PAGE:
Mumbai: Harry Robertson, a computer science student, had a good idea of how he wanted to spend the summer after completing his engineering degree from Ecole Polytechnique, a French university. Harry was keen to use this time to improve his programming skills and get some real research experience in information technology before he goes to Stanford University for his Master’s. The best place to get that kind of experience, according to him, was in India.
Harry is one of a growing breed of students from top schools around the world who have signed up to intern at businesses across India this summer. They are everywhere: Infosys Technologies Ltd, Tata Consultancy Services Ltd (TCS), Tata Sons, Helion Ventures Partners, Christian Medical College (CMC), Vellore, and many more firms in services and manufacturing sectors.
Currently, an intern with Infosys, Harry came to India because he prefers “to embrace than ignore a country which produces half a million engineering graduates per year and is reshaping the global IT landscape”. He has been working at Infosys’ R&D unit, SETLabs, in Bangalore. “I was greatly impressed with how much greenfield research is done here, and I’ve been immersed in a pretty innovative project,” he says.
TCS receives many applications for internships from students of leading schools across the world. “The booming Indian economy, global exposure at TCS and excellent learning opportunity are some of the key reasons behind the growing number of foreign students seeking internship at TCS,” says K. Kesavasamy, head, Global Academic Interface Programme at TCS.
The company has interns from La Rochelle Business School (France), Bocconi University (Italy), University College, Dublin (UK), Nanyang University (Singapore) and University of Washington (US), among others. The number of interns at TCS has doubled in the last couple of years, according to Kesavasamy.
Venture capital firms, auto companies, even health-care institutions are attracting students from overseas for short internship stints.
According to Satish Pradhan, executive vice-president, Group HR at Tata Sons, internships provide students a good platform to assess growth opportunities in growth markets. “This exposure helps them decide if they could pursue opportunities in these emerging markets or whether they should stick to businesses closer home,” he says.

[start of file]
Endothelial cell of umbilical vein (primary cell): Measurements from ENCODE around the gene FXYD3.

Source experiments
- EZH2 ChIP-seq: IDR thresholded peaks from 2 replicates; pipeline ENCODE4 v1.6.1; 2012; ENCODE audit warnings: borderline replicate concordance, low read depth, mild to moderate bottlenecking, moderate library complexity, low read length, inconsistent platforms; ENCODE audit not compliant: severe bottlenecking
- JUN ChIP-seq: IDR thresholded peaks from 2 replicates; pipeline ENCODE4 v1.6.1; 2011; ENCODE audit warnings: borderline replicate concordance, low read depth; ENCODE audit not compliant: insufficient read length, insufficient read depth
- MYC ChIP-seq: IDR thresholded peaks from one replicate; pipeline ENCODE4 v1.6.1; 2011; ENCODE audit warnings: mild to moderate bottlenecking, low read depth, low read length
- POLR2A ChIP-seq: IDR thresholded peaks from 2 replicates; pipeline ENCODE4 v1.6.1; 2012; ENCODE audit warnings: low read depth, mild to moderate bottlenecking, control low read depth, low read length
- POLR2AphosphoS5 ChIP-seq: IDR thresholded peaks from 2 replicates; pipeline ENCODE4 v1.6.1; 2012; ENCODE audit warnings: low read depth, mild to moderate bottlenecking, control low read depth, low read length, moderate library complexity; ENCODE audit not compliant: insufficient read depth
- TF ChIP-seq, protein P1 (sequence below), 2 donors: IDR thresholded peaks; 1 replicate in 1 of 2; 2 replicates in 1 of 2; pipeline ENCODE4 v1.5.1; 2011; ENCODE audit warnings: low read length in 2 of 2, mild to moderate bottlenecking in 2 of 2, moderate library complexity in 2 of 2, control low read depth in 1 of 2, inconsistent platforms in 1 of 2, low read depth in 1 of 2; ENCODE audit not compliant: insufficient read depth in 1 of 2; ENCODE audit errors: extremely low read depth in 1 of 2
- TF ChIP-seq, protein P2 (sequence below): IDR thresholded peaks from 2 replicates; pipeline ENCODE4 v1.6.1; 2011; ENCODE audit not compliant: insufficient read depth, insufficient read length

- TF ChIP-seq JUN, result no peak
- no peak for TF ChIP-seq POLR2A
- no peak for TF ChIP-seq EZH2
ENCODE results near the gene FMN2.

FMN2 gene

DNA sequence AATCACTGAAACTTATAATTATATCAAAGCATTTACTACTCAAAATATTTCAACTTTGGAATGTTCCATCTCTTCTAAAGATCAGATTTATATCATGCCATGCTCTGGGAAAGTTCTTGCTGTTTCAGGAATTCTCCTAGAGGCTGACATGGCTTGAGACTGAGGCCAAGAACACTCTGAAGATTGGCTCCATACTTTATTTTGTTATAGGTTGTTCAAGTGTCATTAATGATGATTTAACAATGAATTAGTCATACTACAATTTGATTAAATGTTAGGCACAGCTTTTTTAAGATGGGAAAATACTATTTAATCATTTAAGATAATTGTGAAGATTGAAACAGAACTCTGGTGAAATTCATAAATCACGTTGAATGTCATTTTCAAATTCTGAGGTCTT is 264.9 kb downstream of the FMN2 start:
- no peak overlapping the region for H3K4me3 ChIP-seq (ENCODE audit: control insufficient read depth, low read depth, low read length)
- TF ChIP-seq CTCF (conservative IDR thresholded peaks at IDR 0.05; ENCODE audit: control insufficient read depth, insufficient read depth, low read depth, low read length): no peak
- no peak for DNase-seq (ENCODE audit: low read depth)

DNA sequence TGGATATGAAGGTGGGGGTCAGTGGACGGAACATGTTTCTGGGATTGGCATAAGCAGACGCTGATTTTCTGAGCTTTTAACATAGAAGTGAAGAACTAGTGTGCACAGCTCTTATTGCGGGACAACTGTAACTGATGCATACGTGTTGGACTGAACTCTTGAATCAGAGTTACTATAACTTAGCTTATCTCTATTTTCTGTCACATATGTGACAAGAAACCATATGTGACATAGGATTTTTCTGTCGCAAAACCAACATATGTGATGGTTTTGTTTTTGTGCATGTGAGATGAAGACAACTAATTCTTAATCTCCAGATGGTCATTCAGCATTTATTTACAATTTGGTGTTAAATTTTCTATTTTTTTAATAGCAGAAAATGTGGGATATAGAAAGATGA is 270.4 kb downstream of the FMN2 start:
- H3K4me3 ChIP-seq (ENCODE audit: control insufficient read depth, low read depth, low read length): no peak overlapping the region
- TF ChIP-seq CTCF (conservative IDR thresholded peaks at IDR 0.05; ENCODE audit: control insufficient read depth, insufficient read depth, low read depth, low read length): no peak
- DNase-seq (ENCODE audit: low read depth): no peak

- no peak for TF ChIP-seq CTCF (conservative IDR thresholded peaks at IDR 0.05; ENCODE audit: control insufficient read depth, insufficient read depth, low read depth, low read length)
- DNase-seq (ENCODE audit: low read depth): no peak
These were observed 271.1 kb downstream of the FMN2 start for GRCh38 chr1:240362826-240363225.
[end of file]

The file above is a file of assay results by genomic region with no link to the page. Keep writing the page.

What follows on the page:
Tata Sons started accepting interns from B-schools such as Harvard Business School and Wharton School at the University of Pennsylvania a few years ago. Today, the company has about 50 interns from across the world in its corporate centre alone. “This is in addition to those that individual Tata companies take on by themselves,” says Pradhan.
Helion Ventures Partners, an India-focused venture fund, has been receiving internship applications from students at Ivy League B-schools even though the firm is less than a year old. According to Kanwaljit Singh, managing director—investment advisor, Helion, “Students want to get some hands-on experience in the venture capital space in India. They see a lot of value in this experience,” he says. Helion will have two students from top B-schools interning with it over the next few months.
Even the health-care space is witnessing the same trend. Medical students, especially from Europe and Russia, have been flocking to CMC, Vellore. “With more foreign patients coming to India, the country is being seen as among the best in the world in terms of medical skills,” says Dr George M. Chandy, director at CMC Vellore.
According to Ameet Nivsarkar, vice-president, Nasscom, the interest in working in India, particularly in the IT sector, has been growing.
Sanjay Purohit, associate vice-president and head, corporate planning at Infosys, agrees. “As one of the few fast-growing trillion dollar economies, the buoyancy in Indian economy is attracting the best to experience globalization first-hand,” he says.
Infosys’ campus at Bangalore plays host to almost 125 summer interns from institutions across the world. Last year, the company received 12,000 applications, a huge increase from the 300 applications it received when it started taking interns from overseas schools in 1999. Currently, Infosys recruits interns from 83 schools worldwide; most of the schools are in North America, the company’s biggest market.
It’s not just students that gain from the experience; companies that host them also benefit. “The internship programme helps showcase the organization as an employer of choice among the global student fraternity,” says Kesavasamy of TCS.
Mid-way through his internship at Infosys, Harry says his stint in Bangalore is giving him a balanced and realistic view of the role India and its companies will play in the future in the hi-tech world. “Even if I work in the West for a US or European firm later, my path will certainly cross with India’s again, and this experience will be useful,” he adds.